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Keeping enamel from dent ?

Discussion in 'Finely Finished' started by MojoTrwall, Nov 28, 2020.

  1. MojoTrwall

    MojoTrwall Tele-Holic

    Mar 3, 2019
    You want something more fragile than nitro ?

    Enamel on aluminium.

    Does anyone have a tip for a really strong clear over enamel in order to keep it clean ?

    Since I diy my pedal I like them to be hand painted (my gf do the job, and I'm very clumsy) I had this huge part that went off on a swirl.


    And this enclosure too


    I had better success with acrylic in durability but it's harder to get good color with it.


    Is there a way to get a really hard finish with a clear on enamel ?

    I'm using Johnson Klir (it might be a différent thing for the same name in this us) over it, which is a tip from scale model.

    Any advice ?

    Attached Files:

  2. Speedy454

    Speedy454 Tele-Holic

    Oct 1, 2013
    Highland, IL
    Start by sanding the aluminum box with #400 sandpaper to give the paint something to hold on to. Then clean it thoroughly. 90% alcohol, Naptha, Acetone all work well on aluminum. Use latex or Nirtile gloves to prevent oil from your hands from contaminating the metal box.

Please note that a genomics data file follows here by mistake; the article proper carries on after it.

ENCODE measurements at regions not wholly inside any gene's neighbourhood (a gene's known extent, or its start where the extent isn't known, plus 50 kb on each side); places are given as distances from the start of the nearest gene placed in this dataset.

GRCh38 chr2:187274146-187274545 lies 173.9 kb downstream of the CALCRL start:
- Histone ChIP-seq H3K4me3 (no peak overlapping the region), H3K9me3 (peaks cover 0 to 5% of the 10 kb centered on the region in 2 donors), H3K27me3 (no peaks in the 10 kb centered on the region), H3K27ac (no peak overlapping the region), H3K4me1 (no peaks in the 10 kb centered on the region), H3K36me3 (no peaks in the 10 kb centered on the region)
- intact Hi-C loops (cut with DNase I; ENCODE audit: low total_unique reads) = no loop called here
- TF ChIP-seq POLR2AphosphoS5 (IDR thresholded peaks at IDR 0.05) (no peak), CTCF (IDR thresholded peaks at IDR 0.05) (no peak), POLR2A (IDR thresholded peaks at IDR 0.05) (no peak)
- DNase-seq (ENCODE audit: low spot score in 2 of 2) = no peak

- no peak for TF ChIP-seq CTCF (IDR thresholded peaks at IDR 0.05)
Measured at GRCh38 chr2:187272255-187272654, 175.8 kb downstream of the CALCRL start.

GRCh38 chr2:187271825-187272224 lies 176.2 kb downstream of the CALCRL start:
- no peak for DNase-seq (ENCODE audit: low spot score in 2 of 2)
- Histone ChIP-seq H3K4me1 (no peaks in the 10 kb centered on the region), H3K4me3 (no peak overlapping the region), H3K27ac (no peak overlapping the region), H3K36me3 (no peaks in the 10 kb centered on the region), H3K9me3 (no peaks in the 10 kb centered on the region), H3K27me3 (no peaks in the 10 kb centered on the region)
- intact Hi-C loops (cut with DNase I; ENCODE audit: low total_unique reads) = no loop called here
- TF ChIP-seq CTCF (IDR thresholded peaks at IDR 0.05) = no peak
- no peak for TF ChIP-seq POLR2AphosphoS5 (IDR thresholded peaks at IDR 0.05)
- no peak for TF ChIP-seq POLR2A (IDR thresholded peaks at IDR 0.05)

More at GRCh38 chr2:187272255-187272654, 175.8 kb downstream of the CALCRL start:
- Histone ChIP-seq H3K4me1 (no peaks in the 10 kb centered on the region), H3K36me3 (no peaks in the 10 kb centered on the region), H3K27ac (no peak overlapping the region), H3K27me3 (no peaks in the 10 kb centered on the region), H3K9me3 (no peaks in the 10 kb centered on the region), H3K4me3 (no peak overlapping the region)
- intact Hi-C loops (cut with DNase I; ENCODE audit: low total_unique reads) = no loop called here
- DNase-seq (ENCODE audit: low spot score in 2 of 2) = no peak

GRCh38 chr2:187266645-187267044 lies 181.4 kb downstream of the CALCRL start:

Then use a metal primer paint designed for aluminum. Some automotive primers are 'self etching', meaning they chemically bind into the metal, promoting adhesion.

    Then apply your finish design.

    After the finish is completely dry, apply light coats of a clear finish compatible with the paint used for the design.

    You will need to experiment with finish compatibility. Sometimes incompatible paints will cause the previously applied paint to wrinkle up or peel off.

    Try to keep the total paint thickness as thin as possible. Often times chipping is due to very thick layers of paint.

    Make friends with someone who knows about automotive refinishing. Since you are working with a metal box, many of the techniques used in auto repainting will apply to your projects.

    Good Luck!!
  3. Silverface

    Silverface Poster Extraordinaire Platinum Supporter

    Mar 2, 2003
    Lawndale CA
    Nope. Applying a hard coating over a soft one can cause the topcoat to deform; and if the previous coat is soft it's likely too thick and has trapped solvents. The hard coating will make the situation worse under heat, causing delamination, blistering, and "honeycoming " of the color coat.

    The problem really lies with the color coat of enamel.
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